I have recently obtained a Printrbot Simple Metal 3D printer for projects just like this one. To create the pieces I found and printed these pieces by Srokap for each house at 30% infill to match the weight of the official pieces. Purple for House Targaryen, sky blue for House Arryn, and orange for House Tully. Purple and blue work thematically, but orange was the only other color of plastic I had on hand. the pieces, 3d printed

References and Files

I have uploaded the resources required to make the game to Dropbox (tar.gz or zip). If you try the game or have any suggestions for improving it let me know.

  1. The game has only one element of randomness - the ordering of events in the Westeros decks.
  2. Thronemaster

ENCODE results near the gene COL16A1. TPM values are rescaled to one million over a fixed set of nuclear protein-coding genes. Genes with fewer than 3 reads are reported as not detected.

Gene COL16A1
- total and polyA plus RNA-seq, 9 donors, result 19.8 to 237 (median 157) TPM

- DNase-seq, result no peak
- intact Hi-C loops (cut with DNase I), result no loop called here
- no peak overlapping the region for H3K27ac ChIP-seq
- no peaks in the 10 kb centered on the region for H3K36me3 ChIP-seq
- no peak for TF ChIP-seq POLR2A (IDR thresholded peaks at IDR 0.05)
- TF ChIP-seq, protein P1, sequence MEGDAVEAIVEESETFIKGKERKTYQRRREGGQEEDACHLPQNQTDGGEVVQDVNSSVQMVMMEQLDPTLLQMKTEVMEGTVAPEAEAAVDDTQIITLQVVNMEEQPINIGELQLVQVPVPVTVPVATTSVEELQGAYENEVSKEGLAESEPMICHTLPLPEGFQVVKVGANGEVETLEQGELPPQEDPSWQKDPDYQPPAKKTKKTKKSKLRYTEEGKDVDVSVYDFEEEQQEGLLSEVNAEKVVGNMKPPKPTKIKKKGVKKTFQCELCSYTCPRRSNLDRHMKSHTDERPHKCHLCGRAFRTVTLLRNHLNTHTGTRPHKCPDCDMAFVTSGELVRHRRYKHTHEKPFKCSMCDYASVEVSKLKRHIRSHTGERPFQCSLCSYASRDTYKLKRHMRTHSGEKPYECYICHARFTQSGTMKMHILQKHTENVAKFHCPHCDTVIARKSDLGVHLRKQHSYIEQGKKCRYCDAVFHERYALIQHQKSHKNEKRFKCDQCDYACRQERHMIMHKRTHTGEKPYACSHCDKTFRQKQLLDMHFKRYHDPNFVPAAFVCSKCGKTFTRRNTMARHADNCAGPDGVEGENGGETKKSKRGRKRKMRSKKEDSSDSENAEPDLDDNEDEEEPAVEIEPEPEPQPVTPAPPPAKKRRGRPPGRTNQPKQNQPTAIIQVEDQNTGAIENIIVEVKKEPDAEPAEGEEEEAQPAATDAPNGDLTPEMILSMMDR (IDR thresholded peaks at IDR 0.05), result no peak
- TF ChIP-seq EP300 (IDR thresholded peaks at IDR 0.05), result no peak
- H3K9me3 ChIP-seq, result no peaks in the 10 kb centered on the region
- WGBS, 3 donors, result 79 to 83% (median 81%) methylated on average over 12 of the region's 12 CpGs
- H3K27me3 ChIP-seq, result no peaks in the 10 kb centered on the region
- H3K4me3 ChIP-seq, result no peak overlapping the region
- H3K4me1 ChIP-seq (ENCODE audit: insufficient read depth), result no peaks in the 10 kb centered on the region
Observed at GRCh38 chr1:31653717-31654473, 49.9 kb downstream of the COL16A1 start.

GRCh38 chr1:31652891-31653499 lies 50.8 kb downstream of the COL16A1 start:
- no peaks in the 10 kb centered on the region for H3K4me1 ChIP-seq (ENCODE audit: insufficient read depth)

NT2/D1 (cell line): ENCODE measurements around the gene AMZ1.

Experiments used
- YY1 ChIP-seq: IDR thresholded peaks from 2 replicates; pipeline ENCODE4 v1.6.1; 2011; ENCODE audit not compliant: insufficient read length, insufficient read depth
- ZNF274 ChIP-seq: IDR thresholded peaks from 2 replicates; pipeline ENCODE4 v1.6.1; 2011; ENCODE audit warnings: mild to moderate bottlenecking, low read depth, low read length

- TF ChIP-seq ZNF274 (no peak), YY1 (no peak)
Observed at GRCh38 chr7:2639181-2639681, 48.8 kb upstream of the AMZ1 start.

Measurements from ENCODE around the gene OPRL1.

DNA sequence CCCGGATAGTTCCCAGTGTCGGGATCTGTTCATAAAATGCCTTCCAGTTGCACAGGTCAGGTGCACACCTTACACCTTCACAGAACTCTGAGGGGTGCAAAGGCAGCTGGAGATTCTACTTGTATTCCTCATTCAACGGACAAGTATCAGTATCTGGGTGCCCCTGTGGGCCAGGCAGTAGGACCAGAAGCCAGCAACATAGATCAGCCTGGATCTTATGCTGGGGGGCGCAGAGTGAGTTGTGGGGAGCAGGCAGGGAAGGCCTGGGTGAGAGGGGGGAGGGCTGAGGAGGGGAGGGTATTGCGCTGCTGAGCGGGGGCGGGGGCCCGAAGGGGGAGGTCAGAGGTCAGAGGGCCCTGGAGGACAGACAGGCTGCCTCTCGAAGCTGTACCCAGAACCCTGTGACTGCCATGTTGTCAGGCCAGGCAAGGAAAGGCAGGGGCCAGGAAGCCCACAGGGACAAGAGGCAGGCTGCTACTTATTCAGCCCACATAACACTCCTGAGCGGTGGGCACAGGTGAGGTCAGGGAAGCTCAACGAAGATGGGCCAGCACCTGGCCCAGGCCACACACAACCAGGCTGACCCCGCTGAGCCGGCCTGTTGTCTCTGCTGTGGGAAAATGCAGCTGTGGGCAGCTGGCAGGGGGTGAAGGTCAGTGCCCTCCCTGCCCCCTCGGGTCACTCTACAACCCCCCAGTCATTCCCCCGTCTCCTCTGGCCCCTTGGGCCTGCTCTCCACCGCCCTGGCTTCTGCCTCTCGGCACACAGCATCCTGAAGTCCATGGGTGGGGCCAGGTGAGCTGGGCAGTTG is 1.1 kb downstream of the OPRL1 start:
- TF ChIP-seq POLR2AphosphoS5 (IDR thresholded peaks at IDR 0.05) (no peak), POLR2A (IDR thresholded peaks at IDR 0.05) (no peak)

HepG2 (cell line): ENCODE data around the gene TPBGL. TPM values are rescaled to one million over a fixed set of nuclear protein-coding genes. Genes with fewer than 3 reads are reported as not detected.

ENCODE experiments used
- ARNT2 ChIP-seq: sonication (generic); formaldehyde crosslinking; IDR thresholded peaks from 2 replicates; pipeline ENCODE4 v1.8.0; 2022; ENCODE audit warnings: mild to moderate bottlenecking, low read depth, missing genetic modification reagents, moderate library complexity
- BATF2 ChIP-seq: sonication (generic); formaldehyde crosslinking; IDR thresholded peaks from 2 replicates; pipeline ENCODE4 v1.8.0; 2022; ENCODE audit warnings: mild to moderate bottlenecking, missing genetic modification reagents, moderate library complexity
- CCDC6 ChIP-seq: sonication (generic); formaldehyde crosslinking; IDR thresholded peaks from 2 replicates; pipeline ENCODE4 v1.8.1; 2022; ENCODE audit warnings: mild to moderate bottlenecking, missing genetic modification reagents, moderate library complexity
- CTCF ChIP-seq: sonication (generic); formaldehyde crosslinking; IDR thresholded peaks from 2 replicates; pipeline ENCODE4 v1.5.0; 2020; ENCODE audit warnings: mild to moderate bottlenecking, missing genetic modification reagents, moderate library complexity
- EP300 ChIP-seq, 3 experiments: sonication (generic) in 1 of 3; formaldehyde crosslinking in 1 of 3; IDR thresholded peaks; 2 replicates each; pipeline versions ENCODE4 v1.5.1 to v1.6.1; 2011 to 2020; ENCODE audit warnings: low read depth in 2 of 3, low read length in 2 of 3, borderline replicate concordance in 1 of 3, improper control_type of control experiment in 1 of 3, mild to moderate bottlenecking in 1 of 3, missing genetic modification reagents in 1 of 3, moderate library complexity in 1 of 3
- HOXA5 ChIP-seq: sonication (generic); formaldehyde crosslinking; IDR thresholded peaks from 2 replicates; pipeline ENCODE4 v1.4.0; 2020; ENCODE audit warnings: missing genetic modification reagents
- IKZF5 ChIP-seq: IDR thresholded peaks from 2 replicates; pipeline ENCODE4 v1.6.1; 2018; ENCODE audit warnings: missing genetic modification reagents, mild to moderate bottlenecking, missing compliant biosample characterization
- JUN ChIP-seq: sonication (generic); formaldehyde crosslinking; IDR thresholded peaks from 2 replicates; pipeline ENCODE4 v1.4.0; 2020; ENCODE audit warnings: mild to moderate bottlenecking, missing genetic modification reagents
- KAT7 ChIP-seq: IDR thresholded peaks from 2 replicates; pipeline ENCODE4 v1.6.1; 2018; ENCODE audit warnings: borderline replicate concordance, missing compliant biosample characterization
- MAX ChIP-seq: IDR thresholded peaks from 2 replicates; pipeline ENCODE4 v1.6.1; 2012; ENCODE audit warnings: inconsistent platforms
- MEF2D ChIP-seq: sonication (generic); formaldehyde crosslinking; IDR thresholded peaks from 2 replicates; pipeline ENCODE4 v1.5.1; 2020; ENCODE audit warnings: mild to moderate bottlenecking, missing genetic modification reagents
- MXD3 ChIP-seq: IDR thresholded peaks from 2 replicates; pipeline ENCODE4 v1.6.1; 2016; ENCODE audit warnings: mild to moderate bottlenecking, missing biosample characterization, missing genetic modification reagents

3. Not to be confused with the official “A Feast For Crows” expansion with House Arryn and scenarios.
  4. Video overview from the designer
  5. The wildling track still follows the 1 power token per three players per space ratio. This leaves bidding strategies relatively untouched.
  6. The Raid/Support stalemate would be a great topic for a future blog post.
  7. Support placed in an area which cannot be raided since the player controls all neighboring zones.

The Fibonacci sequence is the sequence of integers where the next number is the sum of the previous two. While there are numerous examples in nature and many applications this post will focus on algorithms for computing any given number in the sequence. Determining the nth number in the Fibonacci sequence is a common exercise in computer science courses and interviews.

The first method is a direct translation of the recurrence relation definition.

func recursive(n int) int {
  switch n {
    case 0:
      return 0
    case 1:
      return 1
      return recursive(n-1) + recursive(n-2)

The computational complexity of this method is O(n^2) which can be derived by counting the number of stack frames generated in an example run. Many of these function calls are repeated and therefore could benefit from memoization.